The Economics of Professional Sports: Underpaid Millionaires?
Glossary terms from:
Attempts by two or more individuals or organizations to acquire the same goods, services, or productive and financial resources. Consumers compete with other consumers for goods and services. Producers compete with other producers for sales to consumers.
The study of how people, firms and societies choose to allocate scarce resources with alternative uses.
The systematic overproduction or underproduction of some goods and services that occurs when producers or consumers do not have to bear the full costs of transactions they undertake. Usually related to externalities or the need for public goods.
Places, institutions or technological arrangements where or by means of which goods or services are exchanged. Also, the set of all sale and purchase transactions that affect the price of some good or service.
A market structure in which there is a single supplier of a good or service. Also, a firm that is the single supplier of a good or service for which there are no close substitutes; also known as a monopolist.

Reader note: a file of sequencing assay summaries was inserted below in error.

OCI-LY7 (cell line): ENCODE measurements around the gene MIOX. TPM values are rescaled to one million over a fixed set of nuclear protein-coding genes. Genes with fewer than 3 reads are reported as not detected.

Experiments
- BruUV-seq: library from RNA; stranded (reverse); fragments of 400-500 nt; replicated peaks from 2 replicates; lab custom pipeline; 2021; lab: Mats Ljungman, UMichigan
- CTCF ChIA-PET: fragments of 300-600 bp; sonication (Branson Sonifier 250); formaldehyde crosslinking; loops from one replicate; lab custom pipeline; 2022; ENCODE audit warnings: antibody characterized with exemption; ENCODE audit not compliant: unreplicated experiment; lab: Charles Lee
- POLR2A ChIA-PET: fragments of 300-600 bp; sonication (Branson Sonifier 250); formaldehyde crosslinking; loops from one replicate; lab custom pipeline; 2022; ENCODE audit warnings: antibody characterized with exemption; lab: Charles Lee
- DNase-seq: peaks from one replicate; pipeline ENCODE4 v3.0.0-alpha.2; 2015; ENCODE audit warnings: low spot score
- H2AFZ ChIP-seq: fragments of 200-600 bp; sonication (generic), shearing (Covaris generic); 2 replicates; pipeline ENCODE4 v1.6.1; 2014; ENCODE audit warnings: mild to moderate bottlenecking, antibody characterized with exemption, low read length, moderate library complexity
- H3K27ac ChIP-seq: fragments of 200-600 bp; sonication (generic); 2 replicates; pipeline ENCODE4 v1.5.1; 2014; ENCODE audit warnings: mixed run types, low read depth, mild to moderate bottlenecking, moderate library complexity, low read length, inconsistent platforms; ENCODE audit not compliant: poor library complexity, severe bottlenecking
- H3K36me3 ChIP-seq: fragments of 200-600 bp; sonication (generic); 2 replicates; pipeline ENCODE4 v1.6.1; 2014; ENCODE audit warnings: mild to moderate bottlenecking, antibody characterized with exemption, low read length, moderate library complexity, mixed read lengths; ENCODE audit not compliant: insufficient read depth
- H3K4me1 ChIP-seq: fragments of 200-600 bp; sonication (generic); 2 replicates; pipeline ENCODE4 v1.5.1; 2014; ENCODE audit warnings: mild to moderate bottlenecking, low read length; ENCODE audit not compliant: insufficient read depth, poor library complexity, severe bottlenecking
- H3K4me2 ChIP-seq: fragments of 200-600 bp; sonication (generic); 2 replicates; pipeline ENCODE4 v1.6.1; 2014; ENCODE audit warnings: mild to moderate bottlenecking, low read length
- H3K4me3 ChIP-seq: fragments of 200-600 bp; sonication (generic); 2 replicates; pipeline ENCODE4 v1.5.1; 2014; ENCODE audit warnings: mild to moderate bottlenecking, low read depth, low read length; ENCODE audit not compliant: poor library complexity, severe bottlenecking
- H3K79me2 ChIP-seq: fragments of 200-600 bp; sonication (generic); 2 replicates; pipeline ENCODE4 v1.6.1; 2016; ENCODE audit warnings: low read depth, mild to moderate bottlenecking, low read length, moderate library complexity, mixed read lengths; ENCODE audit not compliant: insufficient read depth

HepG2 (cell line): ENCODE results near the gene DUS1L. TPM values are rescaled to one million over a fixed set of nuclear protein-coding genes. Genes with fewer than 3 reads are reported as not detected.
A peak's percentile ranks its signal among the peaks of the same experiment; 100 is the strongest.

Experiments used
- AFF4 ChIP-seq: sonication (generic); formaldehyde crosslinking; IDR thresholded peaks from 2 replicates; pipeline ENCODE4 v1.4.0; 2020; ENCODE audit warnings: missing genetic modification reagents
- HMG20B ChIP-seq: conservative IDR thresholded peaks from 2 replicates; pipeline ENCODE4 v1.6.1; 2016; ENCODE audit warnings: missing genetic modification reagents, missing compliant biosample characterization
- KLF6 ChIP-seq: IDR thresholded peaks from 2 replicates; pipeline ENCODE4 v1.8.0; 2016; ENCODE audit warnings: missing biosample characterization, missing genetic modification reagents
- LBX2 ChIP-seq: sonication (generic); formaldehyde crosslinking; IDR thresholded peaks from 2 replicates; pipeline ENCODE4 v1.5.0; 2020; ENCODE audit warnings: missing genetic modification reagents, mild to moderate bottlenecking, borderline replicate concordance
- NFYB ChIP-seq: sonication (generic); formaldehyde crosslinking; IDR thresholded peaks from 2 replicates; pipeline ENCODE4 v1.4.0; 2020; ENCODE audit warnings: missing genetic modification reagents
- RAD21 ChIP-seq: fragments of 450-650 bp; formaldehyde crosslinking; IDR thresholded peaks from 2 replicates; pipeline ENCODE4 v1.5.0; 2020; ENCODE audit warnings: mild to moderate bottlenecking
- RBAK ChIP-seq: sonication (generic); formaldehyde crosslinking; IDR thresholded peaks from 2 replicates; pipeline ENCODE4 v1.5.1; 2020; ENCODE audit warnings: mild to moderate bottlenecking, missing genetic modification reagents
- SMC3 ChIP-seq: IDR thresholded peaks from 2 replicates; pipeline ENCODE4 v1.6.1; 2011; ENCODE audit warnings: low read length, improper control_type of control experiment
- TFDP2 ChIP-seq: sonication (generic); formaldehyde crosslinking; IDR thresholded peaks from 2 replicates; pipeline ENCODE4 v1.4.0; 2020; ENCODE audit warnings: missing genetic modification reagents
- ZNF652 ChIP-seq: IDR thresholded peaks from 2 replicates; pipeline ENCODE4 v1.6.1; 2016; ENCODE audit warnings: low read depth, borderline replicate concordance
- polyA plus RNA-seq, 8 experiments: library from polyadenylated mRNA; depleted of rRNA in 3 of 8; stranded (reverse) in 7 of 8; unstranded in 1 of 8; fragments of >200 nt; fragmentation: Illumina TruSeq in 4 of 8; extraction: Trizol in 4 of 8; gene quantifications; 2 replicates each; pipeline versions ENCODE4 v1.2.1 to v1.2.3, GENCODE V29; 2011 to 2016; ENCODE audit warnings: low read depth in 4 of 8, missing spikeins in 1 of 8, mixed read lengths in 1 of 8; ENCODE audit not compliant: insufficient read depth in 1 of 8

A market situation in which there is only one buyer of a resource. Also, a firm that is the only buyer of a resource; also known as a monopsonist.
A market structure in which a large number of relatively small firms produce and sell identical products and in which there are no significant barriers to entry into or exit from the industry. Firms in perfect competition are price takers and in the long run will earn only normal profits.
Payments for labor resources; unlike wages, not explicitly based on the number of hours worked. See also Wages.
A regular payment, often at monthly or biweekly intervals, made by an employer to an employee, especially in the case of professional or white-collar employees. Salaries are paid for services rendered and are not based on hours worked.